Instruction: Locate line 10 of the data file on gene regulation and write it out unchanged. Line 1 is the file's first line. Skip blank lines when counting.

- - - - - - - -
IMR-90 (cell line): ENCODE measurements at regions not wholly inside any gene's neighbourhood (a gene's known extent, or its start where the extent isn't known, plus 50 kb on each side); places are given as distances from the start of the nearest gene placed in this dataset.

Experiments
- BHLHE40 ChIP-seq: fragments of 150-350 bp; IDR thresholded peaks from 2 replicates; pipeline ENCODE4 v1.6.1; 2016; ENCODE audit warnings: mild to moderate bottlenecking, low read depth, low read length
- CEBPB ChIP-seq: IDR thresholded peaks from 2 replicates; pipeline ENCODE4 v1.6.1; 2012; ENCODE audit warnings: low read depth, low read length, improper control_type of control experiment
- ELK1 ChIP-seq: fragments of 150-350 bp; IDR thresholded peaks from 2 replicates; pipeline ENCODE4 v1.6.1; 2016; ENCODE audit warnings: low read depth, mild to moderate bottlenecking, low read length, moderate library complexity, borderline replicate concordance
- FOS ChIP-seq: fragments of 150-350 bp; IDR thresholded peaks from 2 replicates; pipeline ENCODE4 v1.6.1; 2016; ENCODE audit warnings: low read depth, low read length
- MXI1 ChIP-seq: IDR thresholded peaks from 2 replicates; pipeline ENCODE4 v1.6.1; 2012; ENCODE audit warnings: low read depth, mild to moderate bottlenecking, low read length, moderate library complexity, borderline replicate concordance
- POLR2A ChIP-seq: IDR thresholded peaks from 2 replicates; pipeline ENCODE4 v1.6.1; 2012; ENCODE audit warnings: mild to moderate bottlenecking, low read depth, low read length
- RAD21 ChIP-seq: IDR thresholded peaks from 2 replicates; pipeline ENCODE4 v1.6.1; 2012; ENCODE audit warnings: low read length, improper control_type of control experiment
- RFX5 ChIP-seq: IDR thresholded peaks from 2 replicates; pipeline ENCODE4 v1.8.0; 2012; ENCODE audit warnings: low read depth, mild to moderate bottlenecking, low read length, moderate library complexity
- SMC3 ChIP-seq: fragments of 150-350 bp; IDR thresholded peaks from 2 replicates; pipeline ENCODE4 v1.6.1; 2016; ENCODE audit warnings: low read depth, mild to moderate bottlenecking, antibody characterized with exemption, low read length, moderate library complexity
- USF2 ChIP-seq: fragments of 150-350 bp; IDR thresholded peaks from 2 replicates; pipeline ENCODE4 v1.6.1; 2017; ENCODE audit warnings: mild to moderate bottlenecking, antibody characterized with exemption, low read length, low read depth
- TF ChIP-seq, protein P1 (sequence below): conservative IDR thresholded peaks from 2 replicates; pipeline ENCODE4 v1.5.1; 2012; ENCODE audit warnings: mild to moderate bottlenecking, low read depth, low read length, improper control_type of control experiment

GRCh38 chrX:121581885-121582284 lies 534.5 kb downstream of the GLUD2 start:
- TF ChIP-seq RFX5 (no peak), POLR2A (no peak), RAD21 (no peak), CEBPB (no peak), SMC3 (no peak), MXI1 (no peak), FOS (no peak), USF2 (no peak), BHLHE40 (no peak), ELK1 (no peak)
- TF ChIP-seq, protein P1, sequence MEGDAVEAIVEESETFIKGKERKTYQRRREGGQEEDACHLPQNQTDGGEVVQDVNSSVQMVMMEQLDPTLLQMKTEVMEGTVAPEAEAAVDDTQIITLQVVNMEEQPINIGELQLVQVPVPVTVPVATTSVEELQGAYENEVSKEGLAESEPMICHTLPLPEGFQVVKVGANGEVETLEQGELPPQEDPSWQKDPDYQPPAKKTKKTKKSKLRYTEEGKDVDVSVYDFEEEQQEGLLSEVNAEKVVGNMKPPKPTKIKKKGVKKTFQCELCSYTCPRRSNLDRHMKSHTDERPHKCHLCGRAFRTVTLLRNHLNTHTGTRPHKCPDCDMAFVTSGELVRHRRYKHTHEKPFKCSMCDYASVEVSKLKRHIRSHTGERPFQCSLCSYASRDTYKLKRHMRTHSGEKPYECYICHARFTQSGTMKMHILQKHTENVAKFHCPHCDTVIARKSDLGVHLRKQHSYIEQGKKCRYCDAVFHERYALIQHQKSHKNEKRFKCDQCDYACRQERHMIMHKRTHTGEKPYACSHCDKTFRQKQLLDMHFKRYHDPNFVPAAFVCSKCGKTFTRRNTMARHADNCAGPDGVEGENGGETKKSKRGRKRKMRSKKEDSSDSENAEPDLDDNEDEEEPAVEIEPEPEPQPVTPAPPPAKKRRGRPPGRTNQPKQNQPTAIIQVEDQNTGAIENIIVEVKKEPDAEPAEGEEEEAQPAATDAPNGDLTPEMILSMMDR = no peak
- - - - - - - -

- RFX5 ChIP-seq: IDR thresholded peaks from 2 replicates; pipeline ENCODE4 v1.8.0; 2012; ENCODE audit warnings: low read depth, mild to moderate bottlenecking, low read length, moderate library complexity